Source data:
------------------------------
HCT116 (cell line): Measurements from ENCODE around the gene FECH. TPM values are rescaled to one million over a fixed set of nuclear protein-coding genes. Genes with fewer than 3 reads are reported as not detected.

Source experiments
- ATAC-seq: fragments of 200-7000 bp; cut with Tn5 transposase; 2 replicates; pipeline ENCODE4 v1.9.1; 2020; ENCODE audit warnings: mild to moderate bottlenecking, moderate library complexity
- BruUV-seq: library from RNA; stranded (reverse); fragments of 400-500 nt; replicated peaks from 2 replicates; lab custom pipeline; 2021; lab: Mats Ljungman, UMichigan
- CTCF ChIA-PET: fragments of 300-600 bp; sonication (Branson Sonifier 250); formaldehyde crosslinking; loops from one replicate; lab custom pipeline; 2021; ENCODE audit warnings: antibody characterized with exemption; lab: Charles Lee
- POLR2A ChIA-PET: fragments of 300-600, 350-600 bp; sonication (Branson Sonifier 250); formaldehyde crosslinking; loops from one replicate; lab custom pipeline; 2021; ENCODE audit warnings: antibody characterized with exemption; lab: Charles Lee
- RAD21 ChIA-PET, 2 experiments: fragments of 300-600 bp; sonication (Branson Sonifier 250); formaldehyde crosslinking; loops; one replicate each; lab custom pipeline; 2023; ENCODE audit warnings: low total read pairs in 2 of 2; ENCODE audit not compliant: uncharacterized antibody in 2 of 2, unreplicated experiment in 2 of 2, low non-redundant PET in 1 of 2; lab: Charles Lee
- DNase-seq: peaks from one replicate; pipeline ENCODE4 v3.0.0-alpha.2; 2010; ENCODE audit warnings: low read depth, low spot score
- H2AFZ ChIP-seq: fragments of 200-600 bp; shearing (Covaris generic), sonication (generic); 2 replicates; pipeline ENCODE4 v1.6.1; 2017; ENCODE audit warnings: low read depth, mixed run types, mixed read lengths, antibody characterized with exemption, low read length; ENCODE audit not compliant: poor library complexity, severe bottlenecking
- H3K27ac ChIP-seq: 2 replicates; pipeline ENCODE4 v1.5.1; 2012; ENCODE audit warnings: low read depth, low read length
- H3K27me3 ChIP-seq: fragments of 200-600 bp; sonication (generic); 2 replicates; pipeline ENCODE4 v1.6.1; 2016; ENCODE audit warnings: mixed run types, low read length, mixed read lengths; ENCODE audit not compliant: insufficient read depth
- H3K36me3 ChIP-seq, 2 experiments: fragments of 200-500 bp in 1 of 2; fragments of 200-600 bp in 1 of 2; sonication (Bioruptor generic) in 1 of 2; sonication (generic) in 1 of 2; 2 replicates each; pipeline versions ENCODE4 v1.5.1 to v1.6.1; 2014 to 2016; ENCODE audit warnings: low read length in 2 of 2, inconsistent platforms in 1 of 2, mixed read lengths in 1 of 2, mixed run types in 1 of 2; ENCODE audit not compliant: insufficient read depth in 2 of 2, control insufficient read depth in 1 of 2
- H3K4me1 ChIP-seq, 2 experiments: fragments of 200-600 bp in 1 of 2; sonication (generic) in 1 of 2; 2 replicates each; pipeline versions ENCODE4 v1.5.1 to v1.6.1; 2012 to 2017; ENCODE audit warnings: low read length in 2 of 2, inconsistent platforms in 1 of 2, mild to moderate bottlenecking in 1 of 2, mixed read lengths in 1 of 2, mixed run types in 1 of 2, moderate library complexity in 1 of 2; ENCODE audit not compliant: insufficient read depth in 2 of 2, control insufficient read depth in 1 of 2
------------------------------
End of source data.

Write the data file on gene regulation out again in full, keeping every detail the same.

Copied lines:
HCT116 (cell line): Measurements from ENCODE around the gene FECH. TPM values are rescaled to one million over a fixed set of nuclear protein-coding genes. Genes with fewer than 3 reads are reported as not detected.

Source experiments
- ATAC-seq: fragments of 200-7000 bp; cut with Tn5 transposase; 2 replicates; pipeline ENCODE4 v1.9.1; 2020; ENCODE audit warnings: mild to moderate bottlenecking, moderate library complexity
- BruUV-seq: library from RNA; stranded (reverse); fragments of 400-500 nt; replicated peaks from 2 replicates; lab custom pipeline; 2021; lab: Mats Ljungman, UMichigan
- CTCF ChIA-PET: fragments of 300-600 bp; sonication (Branson Sonifier 250); formaldehyde crosslinking; loops from one replicate; lab custom pipeline; 2021; ENCODE audit warnings: antibody characterized with exemption; lab: Charles Lee
- POLR2A ChIA-PET: fragments of 300-600, 350-600 bp; sonication (Branson Sonifier 250); formaldehyde crosslinking; loops from one replicate; lab custom pipeline; 2021; ENCODE audit warnings: antibody characterized with exemption; lab: Charles Lee
- RAD21 ChIA-PET, 2 experiments: fragments of 300-600 bp; sonication (Branson Sonifier 250); formaldehyde crosslinking; loops; one replicate each; lab custom pipeline; 2023; ENCODE audit warnings: low total read pairs in 2 of 2; ENCODE audit not compliant: uncharacterized antibody in 2 of 2, unreplicated experiment in 2 of 2, low non-redundant PET in 1 of 2; lab: Charles Lee
- DNase-seq: peaks from one replicate; pipeline ENCODE4 v3.0.0-alpha.2; 2010; ENCODE audit warnings: low read depth, low spot score
- H2AFZ ChIP-seq: fragments of 200-600 bp; shearing (Covaris generic), sonication (generic); 2 replicates; pipeline ENCODE4 v1.6.1; 2017; ENCODE audit warnings: low read depth, mixed run types, mixed read lengths, antibody characterized with exemption, low read length; ENCODE audit not compliant: poor library complexity, severe bottlenecking
- H3K27ac ChIP-seq: 2 replicates; pipeline ENCODE4 v1.5.1; 2012; ENCODE audit warnings: low read depth, low read length
- H3K27me3 ChIP-seq: fragments of 200-600 bp; sonication (generic); 2 replicates; pipeline ENCODE4 v1.6.1; 2016; ENCODE audit warnings: mixed run types, low read length, mixed read lengths; ENCODE audit not compliant: insufficient read depth
- H3K36me3 ChIP-seq, 2 experiments: fragments of 200-500 bp in 1 of 2; fragments of 200-600 bp in 1 of 2; sonication (Bioruptor generic) in 1 of 2; sonication (generic) in 1 of 2; 2 replicates each; pipeline versions ENCODE4 v1.5.1 to v1.6.1; 2014 to 2016; ENCODE audit warnings: low read length in 2 of 2, inconsistent platforms in 1 of 2, mixed read lengths in 1 of 2, mixed run types in 1 of 2; ENCODE audit not compliant: insufficient read depth in 2 of 2, control insufficient read depth in 1 of 2
- H3K4me1 ChIP-seq, 2 experiments: fragments of 200-600 bp in 1 of 2; sonication (generic) in 1 of 2; 2 replicates each; pipeline versions ENCODE4 v1.5.1 to v1.6.1; 2012 to 2017; ENCODE audit warnings: low read length in 2 of 2, inconsistent platforms in 1 of 2, mild to moderate bottlenecking in 1 of 2, mixed read lengths in 1 of 2, mixed run types in 1 of 2, moderate library complexity in 1 of 2; ENCODE audit not compliant: insufficient read depth in 2 of 2, control insufficient read depth in 1 of 2